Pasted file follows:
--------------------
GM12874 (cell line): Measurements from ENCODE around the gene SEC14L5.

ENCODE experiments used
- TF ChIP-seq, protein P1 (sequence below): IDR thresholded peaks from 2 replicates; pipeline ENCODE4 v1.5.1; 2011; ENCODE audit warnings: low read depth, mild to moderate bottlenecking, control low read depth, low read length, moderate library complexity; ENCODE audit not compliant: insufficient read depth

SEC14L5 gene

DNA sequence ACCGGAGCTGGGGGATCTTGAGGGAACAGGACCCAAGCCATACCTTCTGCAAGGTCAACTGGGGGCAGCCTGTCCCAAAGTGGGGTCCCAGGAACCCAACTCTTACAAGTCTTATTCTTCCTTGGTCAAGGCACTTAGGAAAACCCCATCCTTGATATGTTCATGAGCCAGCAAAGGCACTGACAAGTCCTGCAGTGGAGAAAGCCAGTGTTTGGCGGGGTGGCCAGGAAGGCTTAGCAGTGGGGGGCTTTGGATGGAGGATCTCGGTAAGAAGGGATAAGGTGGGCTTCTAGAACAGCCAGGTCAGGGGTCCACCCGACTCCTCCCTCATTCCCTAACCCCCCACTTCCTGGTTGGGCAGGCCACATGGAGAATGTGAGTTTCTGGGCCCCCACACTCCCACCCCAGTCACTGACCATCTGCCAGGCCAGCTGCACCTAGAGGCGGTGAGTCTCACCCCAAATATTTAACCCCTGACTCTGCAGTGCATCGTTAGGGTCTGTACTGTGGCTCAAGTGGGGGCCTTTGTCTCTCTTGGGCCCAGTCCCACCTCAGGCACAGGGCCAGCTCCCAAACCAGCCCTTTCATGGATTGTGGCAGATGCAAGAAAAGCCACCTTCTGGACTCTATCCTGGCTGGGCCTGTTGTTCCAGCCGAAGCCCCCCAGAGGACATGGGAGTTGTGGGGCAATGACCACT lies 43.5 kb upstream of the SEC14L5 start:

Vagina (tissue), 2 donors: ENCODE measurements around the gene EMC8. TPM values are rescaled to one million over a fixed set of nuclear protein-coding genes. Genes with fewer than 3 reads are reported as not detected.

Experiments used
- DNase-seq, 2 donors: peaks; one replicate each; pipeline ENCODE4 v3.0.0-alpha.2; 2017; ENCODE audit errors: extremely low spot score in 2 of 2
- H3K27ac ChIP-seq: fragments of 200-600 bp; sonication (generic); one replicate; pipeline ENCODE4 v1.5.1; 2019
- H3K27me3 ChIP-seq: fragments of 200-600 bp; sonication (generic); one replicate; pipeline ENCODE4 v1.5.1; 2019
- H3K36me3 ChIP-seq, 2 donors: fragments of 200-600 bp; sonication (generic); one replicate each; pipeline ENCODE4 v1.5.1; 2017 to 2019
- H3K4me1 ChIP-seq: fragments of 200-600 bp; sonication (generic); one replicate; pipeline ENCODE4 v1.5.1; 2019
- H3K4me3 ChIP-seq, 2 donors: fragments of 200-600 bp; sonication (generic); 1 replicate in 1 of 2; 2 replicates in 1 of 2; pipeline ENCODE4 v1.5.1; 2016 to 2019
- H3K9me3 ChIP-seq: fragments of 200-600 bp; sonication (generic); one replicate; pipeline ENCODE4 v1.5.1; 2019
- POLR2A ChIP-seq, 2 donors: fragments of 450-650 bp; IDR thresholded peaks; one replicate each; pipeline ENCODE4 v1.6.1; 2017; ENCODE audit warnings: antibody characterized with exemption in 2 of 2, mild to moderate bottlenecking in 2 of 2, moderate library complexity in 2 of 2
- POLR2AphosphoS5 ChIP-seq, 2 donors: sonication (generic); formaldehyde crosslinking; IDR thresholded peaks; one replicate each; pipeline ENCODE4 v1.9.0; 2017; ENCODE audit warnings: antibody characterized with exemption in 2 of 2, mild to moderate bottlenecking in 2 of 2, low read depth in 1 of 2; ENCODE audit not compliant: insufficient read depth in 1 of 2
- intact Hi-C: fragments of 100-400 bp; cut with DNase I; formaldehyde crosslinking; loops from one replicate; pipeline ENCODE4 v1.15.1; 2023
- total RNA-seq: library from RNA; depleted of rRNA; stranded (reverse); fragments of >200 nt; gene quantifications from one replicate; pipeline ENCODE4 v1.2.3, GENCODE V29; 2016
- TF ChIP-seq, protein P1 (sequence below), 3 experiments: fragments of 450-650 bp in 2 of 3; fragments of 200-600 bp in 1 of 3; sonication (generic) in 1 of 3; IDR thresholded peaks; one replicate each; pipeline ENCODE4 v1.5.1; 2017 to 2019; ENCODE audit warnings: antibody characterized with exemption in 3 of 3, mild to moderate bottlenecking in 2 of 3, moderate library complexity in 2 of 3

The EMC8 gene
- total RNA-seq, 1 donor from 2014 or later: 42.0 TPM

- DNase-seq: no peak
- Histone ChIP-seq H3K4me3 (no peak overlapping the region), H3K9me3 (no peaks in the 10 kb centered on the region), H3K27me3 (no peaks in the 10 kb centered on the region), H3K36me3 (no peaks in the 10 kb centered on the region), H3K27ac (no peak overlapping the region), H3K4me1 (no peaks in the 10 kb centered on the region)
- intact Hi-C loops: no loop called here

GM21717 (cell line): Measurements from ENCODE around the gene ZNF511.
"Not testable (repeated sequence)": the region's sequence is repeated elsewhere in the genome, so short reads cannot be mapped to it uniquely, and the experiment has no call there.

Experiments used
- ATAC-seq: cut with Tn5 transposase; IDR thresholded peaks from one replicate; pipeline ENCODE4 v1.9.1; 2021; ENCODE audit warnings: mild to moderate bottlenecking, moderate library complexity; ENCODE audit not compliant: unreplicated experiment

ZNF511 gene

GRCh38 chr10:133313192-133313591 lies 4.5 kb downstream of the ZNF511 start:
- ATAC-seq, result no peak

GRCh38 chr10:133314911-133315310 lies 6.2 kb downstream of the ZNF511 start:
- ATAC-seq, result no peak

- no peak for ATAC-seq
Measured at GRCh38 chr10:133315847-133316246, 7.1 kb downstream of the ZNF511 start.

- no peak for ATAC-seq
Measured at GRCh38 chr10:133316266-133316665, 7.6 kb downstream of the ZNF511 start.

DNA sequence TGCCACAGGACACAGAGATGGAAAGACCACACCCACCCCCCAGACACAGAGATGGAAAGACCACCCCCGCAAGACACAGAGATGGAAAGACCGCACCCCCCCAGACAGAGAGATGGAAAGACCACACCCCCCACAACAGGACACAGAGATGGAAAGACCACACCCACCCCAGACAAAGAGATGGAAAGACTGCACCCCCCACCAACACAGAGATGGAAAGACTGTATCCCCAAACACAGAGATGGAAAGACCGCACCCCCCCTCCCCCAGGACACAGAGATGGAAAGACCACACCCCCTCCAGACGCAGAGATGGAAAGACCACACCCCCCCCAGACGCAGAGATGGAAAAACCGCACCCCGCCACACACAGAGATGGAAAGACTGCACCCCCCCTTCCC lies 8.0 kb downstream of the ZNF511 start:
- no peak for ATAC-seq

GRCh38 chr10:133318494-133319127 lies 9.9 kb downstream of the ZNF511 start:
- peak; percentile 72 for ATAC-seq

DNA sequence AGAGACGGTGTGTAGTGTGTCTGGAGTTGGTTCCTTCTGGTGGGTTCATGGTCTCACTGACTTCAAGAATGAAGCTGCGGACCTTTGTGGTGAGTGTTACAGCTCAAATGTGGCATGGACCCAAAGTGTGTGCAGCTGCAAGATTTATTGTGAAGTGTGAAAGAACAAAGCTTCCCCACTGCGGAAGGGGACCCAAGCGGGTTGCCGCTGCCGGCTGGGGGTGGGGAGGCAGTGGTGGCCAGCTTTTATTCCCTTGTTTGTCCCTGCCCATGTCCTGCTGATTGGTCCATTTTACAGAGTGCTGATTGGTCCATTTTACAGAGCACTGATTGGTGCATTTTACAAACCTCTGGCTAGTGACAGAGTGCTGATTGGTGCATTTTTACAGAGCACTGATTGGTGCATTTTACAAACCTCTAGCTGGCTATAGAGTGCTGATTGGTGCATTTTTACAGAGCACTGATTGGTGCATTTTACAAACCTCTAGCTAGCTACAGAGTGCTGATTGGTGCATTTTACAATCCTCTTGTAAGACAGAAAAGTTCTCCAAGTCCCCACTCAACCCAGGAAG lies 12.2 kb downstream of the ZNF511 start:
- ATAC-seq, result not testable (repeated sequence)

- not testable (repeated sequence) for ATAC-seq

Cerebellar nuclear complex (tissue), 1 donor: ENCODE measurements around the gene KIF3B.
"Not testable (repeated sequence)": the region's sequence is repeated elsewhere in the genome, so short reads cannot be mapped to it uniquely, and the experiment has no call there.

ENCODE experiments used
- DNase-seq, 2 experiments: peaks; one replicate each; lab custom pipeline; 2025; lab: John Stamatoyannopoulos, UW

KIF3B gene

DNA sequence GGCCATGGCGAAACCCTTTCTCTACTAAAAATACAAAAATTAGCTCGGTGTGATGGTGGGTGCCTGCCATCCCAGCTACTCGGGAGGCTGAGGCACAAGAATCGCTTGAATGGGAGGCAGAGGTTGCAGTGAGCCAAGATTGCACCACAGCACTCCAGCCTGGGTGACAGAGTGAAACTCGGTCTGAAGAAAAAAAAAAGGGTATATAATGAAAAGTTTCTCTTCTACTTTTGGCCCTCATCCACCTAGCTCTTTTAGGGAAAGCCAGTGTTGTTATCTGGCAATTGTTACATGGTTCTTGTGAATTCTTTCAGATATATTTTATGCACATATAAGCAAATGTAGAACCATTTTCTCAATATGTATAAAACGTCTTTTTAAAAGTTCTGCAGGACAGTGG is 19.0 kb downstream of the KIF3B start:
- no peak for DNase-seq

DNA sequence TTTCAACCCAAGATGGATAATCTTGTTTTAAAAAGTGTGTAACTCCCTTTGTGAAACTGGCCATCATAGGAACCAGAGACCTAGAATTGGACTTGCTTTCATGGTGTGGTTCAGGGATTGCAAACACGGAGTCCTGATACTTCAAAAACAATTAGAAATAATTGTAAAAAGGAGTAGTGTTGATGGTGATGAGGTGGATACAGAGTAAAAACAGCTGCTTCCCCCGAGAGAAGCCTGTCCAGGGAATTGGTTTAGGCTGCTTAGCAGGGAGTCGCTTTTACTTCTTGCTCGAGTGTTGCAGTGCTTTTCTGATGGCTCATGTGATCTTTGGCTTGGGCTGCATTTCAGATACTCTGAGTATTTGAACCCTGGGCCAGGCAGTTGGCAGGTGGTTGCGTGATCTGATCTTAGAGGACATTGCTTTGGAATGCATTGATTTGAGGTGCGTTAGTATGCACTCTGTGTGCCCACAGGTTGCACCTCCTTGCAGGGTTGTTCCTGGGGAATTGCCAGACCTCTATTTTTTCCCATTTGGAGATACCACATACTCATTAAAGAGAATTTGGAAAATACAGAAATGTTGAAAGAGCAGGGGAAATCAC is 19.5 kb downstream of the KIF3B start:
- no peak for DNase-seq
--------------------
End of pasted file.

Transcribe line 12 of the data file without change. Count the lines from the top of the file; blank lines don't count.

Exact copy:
- H3K4me1 ChIP-seq: fragments of 200-600 bp; sonication (generic); one replicate; pipeline ENCODE4 v1.5.1; 2019